Ph.D. Outcomes and Career Resources

The Department of English supports the professional goals of our students, and offers resources for Ph.D.s pursuing academic and non-academic careers.

Academic Job Support

The department’s job search advisor helps prepare students for the academic job market the year before they begin applying for positions. The process involves group meetings and one-on-one consultations about job letters, dissertation abstracts, and teaching and diversity statements. The Job Search Advisor also coordinates practice interviews and job talks.

Of course, preparation for the academic job market begins much earlier. The graduate program is designed to prepare students for all the opportunities and responsibilities of teaching and scholarship. Our pedagogy seminar acquaints students with theories of pedagogy, while providing practical tools for instruction. Our Graduate Writing Seminar helps students transition from writing seminar papers to publishable articles. Princeton’s Collaborative Teaching Initiative encourages students to design and co-teach courses with faculty. Meanwhile, the department’s committee advising structure ensures that multiple faculty members advise each student’s dissertation and are able to write informed letters of recommendation. The department aims to support the intellectual work of all its members. The dissertations written at Princeton are scholarly, imaginative, and outward-looking.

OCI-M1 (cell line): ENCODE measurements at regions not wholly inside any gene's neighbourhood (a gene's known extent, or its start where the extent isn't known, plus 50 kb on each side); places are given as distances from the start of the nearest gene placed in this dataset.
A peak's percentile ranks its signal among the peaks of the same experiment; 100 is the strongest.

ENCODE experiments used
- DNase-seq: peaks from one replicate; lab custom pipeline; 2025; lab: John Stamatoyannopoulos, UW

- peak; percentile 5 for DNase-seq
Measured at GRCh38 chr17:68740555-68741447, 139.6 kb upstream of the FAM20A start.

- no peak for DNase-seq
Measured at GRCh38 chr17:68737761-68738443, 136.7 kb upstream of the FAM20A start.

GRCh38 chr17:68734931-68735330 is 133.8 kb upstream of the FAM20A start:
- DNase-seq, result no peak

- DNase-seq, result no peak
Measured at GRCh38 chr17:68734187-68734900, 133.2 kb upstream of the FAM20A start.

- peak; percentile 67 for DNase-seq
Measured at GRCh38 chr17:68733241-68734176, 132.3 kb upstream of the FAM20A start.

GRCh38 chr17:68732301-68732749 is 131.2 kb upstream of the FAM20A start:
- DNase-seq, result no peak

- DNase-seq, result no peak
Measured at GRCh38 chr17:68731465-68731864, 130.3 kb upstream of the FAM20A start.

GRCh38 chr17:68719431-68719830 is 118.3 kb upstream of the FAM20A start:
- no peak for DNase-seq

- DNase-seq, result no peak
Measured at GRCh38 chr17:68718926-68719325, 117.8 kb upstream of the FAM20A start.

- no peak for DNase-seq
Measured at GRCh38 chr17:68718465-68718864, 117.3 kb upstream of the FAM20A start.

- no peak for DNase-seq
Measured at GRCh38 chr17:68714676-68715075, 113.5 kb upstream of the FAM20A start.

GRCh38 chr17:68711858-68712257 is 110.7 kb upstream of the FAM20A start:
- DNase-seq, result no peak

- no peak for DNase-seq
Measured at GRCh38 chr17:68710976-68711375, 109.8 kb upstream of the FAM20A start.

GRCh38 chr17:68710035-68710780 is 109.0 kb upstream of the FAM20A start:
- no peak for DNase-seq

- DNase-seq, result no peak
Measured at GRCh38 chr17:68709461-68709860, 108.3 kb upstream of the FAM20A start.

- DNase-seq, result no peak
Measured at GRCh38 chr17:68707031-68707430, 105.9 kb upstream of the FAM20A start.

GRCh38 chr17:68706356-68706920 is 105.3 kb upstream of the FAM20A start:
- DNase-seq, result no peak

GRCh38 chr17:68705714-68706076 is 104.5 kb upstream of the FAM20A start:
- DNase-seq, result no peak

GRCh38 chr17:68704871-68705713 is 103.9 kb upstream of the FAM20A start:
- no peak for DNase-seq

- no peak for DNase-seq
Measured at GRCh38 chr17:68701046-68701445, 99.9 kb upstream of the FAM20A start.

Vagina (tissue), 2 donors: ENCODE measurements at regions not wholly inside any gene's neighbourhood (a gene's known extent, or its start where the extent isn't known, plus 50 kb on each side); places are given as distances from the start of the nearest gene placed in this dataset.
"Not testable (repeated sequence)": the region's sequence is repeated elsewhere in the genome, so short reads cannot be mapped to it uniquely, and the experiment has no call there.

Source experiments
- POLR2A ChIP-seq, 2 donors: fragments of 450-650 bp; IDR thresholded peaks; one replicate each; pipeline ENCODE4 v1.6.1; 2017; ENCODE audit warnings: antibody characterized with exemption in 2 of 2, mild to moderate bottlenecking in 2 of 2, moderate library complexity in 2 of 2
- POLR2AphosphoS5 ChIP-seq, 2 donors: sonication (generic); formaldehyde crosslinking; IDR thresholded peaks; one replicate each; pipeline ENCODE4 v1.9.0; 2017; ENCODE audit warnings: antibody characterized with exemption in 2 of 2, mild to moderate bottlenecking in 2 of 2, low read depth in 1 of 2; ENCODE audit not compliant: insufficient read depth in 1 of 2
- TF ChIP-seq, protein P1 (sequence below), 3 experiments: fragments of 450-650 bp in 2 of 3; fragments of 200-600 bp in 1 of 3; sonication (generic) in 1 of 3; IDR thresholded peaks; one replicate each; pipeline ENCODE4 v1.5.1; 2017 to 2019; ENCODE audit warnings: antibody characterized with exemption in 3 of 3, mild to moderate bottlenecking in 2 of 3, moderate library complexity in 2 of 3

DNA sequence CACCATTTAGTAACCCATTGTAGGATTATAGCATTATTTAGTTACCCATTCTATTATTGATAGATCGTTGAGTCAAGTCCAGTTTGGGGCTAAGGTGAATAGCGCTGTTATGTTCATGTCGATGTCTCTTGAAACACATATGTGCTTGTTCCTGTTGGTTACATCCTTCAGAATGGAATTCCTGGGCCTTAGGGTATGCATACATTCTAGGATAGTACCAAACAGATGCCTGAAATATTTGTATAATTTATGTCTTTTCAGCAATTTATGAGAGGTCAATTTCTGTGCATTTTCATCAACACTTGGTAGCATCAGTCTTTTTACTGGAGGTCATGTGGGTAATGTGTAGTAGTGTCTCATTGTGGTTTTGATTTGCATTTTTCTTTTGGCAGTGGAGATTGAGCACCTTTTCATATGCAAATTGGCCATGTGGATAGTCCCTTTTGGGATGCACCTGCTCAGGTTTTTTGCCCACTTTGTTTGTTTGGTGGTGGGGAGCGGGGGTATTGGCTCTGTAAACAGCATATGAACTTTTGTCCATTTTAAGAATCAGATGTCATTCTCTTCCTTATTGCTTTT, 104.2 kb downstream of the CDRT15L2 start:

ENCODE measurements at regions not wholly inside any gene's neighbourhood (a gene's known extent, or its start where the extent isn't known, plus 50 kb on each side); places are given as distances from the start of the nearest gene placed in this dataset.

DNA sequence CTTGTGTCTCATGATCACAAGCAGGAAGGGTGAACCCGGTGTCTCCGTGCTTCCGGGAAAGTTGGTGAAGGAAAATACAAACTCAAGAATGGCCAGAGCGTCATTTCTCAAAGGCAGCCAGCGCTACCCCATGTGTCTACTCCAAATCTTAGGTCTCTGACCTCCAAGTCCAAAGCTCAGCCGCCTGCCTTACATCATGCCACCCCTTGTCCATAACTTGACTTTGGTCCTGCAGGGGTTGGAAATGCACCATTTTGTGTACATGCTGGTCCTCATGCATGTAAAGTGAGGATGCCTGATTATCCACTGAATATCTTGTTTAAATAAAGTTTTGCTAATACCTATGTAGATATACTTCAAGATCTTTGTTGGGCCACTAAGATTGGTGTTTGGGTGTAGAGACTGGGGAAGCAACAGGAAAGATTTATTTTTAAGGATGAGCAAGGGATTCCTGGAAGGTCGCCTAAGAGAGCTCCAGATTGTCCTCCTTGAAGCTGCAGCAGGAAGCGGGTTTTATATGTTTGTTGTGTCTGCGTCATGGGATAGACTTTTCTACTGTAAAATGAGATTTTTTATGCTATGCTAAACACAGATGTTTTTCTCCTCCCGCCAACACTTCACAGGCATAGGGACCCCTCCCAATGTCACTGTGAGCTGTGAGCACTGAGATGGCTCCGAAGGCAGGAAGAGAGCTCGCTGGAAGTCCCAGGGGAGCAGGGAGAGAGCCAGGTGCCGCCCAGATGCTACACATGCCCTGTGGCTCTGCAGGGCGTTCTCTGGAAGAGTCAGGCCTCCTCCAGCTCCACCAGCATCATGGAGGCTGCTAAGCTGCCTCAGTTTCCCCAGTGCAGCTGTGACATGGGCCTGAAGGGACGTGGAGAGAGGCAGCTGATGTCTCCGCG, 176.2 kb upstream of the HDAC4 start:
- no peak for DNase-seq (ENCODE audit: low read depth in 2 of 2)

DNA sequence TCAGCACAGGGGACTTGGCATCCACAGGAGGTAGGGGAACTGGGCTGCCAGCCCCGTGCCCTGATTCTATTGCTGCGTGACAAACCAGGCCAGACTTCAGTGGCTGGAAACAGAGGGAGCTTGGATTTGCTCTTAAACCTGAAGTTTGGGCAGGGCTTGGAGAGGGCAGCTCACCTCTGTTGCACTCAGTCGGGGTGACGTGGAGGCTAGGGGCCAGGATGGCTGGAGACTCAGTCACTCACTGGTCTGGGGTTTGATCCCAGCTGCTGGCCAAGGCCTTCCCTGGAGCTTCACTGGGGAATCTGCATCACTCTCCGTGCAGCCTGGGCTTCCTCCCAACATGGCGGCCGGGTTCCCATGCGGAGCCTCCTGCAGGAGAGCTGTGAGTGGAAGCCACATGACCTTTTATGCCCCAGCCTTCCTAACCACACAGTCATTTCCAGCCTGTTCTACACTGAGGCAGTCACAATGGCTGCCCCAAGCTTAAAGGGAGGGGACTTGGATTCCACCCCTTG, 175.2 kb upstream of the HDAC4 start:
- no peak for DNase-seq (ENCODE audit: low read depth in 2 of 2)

Jobs Beyond the Tenure Track

The department’s academic job placement statistics are very competitive, but we also support students who decide to use their Ph.D.s in non-academic careers. We partner with the Graduate School and the Center for Career Development, both of which are dedicated to helping Ph.D. candidates and recent graduates explore a wide range of career opportunities.

Job Placement Resources

The MLA offers an excellent guide to the Doctoral Student Career Planning, written for faculty but equally valuable to students. Additionally, two Princeton Ph.D.s — Susan Basalla and Maggie Debelius — have written a guide to taking the doctorate outside the academy: “So What Are You Going to Do with That?” We also recommend Katina L. Rogers’s Putting the Humanities PhD to Work.

More links to sites with listings of jobs: